Whenever someone expresses to me their love of marathons and long distance running, I immediately envision every other thing on the planet that they could be doing with their time and wonder what could be wrong with their psyche that they prefer pain to beauty in their life. Running isn’t the best thing for you. Do it excessively, and the wear and tear on the body can be irreversible. (I’m thinking of my parents and the joint replacements that I will eventually inherit.) Nevertheless, I recently found myself inspired by a colleague and dear friend to use such potentially debilitating foolishness as a way to bump up my cardio.
I was interviewed recently for the NYC Theatre blog People You Should Know. And when I was asked to name some artists who have had a significant influence on my career, I found myself discussing the odd coincidence that the ones who have inspired me the most either had late starts or slower, steadier climbs up the ladder. “Fast is how it’s supposed to happen.” That’s what this industry and the world at large seem to try to communicate to us about success. Developing the stamina to run for more than 5 minutes was something that I thought I’d never be able to do, or at least assumed it would take me longer to build up to than most people. But did that mean I shouldn’t even try? Why did I decide to shoot for a 5K at this point in my life when I’ve always hated running and would rather chew glass?
To exercise patience, and to prove that I can.
The first ½ mile was definitely the hardest. “Oh my God, and I’ll have to do what I just did a total of more than six times? What the hell was I thinking? I’ll never reach that. Marathon runners can suck my--” but then I stopped myself… Everyone’s on their own journey and life’s not a competition blah blah blah yadda yadda yadda. If this is where I’m at in my life, there’s a lesson in this experience here and now that I’m supposed to learn. When I quit smoking, I remember two things that helped immensely with that process: being nicer to myself, and taking it one day at a time. Each day as I made my way to the gym, I told myself that I had to do at least a ½ mile (this is all with no walking breaks, BTDubs). Everything after that would be measured in increments of 0.05, which at the pace I run takes me roughly 38-40 seconds to do. I can run for another 38-40 seconds. That’s a hell of a lot easier than another minute, or 5 minutes, or 2 and a half miles! Breaking the goals down into smaller amounts meant that before I knew it, I had another ¼ mile on the meter, then ½ mile, then 1 mile! I found that if my brain focused on the big huge thing to achieve, it felt further out of reach. But .05 miles? That’s easy! Well, not easy. But more doable.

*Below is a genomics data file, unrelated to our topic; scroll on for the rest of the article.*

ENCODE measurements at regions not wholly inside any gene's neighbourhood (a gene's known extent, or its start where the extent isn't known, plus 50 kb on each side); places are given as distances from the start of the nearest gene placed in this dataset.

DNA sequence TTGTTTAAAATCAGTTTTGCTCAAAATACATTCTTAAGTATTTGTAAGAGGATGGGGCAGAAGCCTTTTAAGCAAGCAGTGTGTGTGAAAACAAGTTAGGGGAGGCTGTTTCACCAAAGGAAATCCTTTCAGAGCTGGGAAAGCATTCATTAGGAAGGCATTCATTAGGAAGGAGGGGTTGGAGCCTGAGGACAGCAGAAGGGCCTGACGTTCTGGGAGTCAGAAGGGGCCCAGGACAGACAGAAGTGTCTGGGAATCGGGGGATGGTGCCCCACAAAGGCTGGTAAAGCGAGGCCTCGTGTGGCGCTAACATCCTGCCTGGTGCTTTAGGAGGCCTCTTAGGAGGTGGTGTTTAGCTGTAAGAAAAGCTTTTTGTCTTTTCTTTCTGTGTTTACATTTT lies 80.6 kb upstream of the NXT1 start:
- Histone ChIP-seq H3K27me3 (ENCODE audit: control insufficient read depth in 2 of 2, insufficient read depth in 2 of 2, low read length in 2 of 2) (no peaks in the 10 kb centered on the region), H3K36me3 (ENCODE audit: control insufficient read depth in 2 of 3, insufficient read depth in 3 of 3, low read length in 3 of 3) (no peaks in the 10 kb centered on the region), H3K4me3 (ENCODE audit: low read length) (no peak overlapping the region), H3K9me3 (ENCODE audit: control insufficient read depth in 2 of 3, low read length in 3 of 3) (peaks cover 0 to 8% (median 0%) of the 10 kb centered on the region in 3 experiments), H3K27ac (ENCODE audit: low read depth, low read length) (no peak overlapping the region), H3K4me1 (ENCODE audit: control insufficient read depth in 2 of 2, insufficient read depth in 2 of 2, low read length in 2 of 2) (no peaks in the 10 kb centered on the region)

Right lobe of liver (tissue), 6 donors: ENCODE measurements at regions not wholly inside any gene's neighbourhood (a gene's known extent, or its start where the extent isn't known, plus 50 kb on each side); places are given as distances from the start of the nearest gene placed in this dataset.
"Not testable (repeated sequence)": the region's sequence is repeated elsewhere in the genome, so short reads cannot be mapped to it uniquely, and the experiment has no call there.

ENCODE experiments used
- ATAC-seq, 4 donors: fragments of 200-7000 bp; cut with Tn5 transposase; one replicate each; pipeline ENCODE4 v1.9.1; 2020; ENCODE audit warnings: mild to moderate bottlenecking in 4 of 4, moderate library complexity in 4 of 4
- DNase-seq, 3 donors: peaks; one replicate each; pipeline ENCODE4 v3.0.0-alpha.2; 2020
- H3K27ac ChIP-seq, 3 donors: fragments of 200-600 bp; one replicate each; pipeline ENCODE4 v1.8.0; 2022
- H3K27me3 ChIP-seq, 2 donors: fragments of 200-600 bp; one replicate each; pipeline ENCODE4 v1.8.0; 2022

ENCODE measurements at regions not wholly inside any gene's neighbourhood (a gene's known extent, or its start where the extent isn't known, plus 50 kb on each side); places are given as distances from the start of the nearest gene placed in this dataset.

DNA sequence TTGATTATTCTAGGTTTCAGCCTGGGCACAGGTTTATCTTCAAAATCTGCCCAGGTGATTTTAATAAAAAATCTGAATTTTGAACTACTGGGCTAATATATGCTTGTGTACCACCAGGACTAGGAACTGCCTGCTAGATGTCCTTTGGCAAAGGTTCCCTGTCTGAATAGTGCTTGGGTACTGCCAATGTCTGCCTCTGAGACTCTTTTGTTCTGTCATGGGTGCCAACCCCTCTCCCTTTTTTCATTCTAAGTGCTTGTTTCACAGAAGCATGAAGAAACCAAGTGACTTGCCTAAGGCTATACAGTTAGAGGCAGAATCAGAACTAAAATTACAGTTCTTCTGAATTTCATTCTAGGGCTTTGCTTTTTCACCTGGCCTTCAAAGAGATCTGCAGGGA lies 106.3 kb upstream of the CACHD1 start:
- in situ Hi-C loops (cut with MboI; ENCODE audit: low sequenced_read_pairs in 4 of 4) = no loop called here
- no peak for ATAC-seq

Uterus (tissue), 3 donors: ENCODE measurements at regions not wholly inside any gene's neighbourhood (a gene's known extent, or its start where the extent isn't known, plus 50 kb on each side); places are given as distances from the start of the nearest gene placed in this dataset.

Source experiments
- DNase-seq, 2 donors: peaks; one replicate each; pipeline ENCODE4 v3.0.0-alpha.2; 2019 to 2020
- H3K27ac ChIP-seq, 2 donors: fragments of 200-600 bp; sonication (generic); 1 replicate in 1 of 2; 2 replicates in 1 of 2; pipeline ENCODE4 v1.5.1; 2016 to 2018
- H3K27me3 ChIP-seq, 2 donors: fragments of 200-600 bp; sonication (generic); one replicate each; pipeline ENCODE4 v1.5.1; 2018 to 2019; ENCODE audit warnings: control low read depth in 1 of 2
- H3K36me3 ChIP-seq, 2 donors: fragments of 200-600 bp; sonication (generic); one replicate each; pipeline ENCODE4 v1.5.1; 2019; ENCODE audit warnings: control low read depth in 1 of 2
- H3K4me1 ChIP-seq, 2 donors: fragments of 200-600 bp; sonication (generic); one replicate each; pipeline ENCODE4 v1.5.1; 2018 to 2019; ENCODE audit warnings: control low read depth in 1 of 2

Imagine my surprise last week when I texted my friend, “2.2 miles! Less than 1 mile to go!” Would you look at that? And then today, as I powered on and on and began feeling lightheaded around 2.6, that’s when the 40 seconds trick really came in handy. “Less than a minute… I can do it. I don’t have to do it all today, but I can go for less than a minute more.”
When 3.1 appeared on the monitor, I thought about doing another 40 seconds, but decided I deserved a rest. Slowly, I decreased the machine belt to a walking pace and beamed from ear to ear. My immediate impulse was to text my friend. I did eventually, but first I took a quiet moment to savor the sweet feeling of pride. Think about it: when was the last time you remember being actually, genuinely proud of yourself? There I was cooling down, smiling like Clark Griswold at the end of Christmas Vacation and saying to myself, “<<sigh>> I did it.”
I have absolutely no desire to run a full marathon, or even a 10K. There are too many books to read, shoes to buy, spa days to be had, etc. But I confess, I did discover a bit of serenity listening to 90’s music and watching “Teen Mom 2” as I channeled Jesse Owens for a little while. I also did a thing that I once thought I could not do. And that’s pretty awesome.
The hit-you-over-the-head moral of the story?
No matter what you might be running towards, focusing on the finish line can be overwhelming, perhaps even discouraging, and slow you down more than you realize. But 0.05? Less than a minute more? That’s how the race gets run -- one small victory lap at a time.